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Pain Research and Management
Volume 2016 (2016), Article ID 6104383, 8 pages
Research Article

Postoperative Pain, an Unmet Problem in Day or Overnight Italian Surgery Patients: A Prospective Study

1School of Nursing, Department of Clinical and Biological Science, University of Torino, Via San Giacomo 2, Beinasco, 10092 Torino, Italy
2General Surgery, Hospital Evangelico Valdese, Via Pellico 19, 10135 Torino, Italy
3General Surgery, Hospital Ospedale Umberto I, Via Magellano N.1, 10128 Torino, Italy
4Department of Clinical and Biological Science, University of Torino, Via Santena 5bis, 10126 Torino, Italy
5Department of Public Health and Paediatrics, University of Torino, Via Santena 5bis, 10126 Turin, Italy

Received 23 March 2016; Revised 18 October 2016; Accepted 5 December 2016

Academic Editor: Till Sprenger

Copyright © 2016 Sara Campagna et al. This is an open access article distributed under the Creative Commons Attribution License, which permits unrestricted use, distribution, and reproduction in any medium, provided the original work is properly cited.


Background. Because of economic reasons, day surgery rates have steadily increased in many countries and the trend is to perform around 70% of all surgical procedures as day surgery. Literature shows that postoperative pain treatment remains unfulfilled in several fields such as orthopedic and general surgery patients. In Italy, the day surgery program is not yet under governmental authority and is managed regionally by local practices. Aim. To investigate the trends in pain intensity and its relation to type of surgeries and pain therapy protocols, in postoperative patients, discharged from three different Ambulatory Surgeries located in North West Italy (Piedmont region). Method. The present study enrolled 276 patients who undergone different surgical procedures in ambulatory regimen. Patients recorded postoperative pain score twice a day, compliance with prescribed drugs, and pain related reasons for contacting the hospital. Monitoring lasted for 7 days. Results. At discharge, 72% of patients were under weak opioids, 12% interrupted the treatment due to side effects, 17% of patients required extra drugs, and 15% contacted the hospital reporting pain problems. About 50% of patients experienced moderate pain during the first day after surgery. Results from our study show that most of the patients experienced avoidable pain after discharge.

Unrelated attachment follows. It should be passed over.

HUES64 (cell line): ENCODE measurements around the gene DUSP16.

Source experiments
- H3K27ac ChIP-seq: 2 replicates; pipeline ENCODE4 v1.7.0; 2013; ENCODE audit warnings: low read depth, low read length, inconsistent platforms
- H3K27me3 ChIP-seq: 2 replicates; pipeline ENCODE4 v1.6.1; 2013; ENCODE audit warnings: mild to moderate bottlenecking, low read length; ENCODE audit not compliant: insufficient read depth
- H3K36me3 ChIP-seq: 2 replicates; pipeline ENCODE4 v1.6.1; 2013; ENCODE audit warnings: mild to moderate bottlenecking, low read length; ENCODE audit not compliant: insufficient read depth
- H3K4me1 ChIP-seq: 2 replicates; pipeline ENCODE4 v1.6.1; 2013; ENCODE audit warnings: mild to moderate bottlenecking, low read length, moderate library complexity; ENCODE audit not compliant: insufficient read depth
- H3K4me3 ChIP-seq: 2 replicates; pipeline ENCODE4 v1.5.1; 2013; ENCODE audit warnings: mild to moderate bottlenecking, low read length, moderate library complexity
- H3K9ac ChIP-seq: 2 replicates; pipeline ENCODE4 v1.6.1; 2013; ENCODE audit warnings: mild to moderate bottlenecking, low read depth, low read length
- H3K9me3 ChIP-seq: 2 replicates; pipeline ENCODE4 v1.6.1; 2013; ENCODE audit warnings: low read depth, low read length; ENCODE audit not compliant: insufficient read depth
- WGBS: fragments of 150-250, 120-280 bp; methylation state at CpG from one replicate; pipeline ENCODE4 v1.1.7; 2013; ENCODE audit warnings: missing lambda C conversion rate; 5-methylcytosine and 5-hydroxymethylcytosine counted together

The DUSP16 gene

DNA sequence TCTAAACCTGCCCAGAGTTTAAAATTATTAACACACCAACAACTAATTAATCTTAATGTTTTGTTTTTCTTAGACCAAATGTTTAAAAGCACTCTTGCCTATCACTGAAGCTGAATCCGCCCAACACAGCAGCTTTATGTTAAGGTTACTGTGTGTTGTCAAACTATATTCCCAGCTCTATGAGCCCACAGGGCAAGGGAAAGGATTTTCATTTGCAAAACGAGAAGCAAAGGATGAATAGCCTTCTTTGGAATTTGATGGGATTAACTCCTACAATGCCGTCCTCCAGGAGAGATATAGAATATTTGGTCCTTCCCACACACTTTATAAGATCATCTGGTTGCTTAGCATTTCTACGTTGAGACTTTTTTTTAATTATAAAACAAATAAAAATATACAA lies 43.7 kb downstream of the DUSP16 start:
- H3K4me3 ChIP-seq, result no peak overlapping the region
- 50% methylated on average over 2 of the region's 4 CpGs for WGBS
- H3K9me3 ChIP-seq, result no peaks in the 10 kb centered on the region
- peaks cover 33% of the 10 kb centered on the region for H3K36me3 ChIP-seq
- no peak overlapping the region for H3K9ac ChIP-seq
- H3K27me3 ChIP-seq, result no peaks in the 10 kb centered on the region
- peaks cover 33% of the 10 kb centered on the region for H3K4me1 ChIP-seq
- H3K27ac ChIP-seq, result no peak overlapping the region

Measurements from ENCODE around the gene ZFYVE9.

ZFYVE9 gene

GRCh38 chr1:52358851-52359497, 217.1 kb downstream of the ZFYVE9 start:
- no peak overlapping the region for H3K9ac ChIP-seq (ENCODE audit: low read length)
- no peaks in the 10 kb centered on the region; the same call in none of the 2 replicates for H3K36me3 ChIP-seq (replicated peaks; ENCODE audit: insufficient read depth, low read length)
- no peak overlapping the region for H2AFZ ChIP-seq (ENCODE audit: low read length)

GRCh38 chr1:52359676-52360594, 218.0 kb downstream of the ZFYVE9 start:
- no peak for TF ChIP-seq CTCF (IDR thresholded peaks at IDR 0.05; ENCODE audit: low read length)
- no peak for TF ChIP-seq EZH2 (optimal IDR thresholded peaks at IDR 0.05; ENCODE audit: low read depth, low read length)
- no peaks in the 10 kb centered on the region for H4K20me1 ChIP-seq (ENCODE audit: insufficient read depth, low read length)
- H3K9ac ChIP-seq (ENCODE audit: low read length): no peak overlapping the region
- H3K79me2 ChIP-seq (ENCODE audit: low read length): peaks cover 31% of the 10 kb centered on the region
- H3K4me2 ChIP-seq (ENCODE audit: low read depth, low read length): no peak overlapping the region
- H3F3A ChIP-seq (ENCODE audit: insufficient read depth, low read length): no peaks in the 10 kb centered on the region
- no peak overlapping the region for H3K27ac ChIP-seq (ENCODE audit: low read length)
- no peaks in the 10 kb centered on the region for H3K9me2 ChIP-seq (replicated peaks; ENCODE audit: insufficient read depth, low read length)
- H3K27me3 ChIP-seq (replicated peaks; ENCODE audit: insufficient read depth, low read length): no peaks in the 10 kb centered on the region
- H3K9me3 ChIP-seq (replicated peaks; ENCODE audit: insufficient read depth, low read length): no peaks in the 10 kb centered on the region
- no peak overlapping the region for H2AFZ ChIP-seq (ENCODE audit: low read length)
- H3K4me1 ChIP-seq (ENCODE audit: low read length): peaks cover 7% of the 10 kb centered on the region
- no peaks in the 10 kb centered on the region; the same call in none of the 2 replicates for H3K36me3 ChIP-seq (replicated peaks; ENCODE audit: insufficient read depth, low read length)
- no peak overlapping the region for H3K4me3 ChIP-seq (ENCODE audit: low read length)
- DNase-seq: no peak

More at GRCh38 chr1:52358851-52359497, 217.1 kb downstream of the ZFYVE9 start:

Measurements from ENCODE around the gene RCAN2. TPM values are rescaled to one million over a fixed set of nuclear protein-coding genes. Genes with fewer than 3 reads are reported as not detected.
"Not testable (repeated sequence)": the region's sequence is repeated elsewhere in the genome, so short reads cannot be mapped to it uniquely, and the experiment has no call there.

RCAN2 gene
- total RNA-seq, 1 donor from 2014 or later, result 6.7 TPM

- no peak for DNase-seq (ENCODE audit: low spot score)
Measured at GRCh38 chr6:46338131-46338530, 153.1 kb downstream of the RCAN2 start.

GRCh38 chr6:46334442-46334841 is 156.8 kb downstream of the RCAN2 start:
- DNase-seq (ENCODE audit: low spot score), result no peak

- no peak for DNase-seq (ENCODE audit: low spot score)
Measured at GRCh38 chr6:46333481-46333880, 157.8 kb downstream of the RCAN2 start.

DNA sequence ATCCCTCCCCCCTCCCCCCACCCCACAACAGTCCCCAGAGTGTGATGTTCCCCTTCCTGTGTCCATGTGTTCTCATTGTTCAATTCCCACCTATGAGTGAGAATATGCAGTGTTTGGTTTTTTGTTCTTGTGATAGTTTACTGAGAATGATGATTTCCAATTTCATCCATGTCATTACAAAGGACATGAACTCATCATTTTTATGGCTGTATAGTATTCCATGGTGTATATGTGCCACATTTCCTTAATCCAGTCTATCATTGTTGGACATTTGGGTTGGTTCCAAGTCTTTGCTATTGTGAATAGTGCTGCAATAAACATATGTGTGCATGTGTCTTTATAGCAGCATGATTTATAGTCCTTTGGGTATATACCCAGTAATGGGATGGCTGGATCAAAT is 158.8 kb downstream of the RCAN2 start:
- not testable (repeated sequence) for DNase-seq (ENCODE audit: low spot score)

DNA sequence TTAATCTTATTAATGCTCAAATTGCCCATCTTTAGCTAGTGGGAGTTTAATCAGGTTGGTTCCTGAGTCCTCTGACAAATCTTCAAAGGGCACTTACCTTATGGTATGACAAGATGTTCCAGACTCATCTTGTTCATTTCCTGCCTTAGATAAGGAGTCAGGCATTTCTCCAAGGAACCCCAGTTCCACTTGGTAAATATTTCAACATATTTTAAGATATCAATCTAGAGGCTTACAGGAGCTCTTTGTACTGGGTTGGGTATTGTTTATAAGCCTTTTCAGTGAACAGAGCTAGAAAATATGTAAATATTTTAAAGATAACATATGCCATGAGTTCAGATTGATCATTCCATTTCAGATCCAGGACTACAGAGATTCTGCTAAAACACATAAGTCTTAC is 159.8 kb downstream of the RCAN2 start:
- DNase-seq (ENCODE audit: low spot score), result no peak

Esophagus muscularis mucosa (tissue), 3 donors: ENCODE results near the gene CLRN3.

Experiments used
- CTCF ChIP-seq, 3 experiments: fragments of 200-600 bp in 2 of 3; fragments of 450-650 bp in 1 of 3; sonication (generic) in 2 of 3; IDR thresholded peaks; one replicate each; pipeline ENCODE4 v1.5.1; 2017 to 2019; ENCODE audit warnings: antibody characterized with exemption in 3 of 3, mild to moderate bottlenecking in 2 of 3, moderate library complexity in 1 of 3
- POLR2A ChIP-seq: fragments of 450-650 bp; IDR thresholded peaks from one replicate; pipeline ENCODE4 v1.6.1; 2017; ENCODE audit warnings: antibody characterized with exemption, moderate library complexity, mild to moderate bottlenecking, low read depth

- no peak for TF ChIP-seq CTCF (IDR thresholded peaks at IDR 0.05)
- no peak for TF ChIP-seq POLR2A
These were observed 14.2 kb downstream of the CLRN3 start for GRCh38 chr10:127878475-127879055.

1. Introduction

To enable rapid discharge and more efficient use of beds, many surgeries are performed in ambulatory regimens; in the near future, advances in techniques and methods will allow 50 to 75% of all surgical conditions to be treated on a day basis [1].

Italy is currently performing about 29% of all surgery in ambulatory regimen and since only larger hospitals have dedicated units, it is mainly carried out in hospital facilities [1].

Day surgery requires patient safety and satisfaction with care: good analgesia is said to be one of the key factors for successful ambulatory surgery [2]. Postoperative pain management, however, remains challenging. Generally, pain decreases over time but may persist for days or even months [3] and it can influence the patient’s quality of life for up to 6 months after discharge [4, 5].

The level of pain 48 hours after surgery is a good predictor for returning to work; the more severe reported pain at 48 hours, the greater risk for the patient to resume normal activity within one week [6]. Even mild pain (NRS 1–3/10) may negatively interfere with daily living, work, and movement [6], and it is responsible for inactivity in 54% of patients [7].

Postoperative pain assessment and treatment are also clinically important since pain is related to increased vascular resistance and cardiac workload, particularly in the elderly [8]. Furthermore, untreated or undertreated pain may persist and become chronic in 10 to 50% of the patients [9].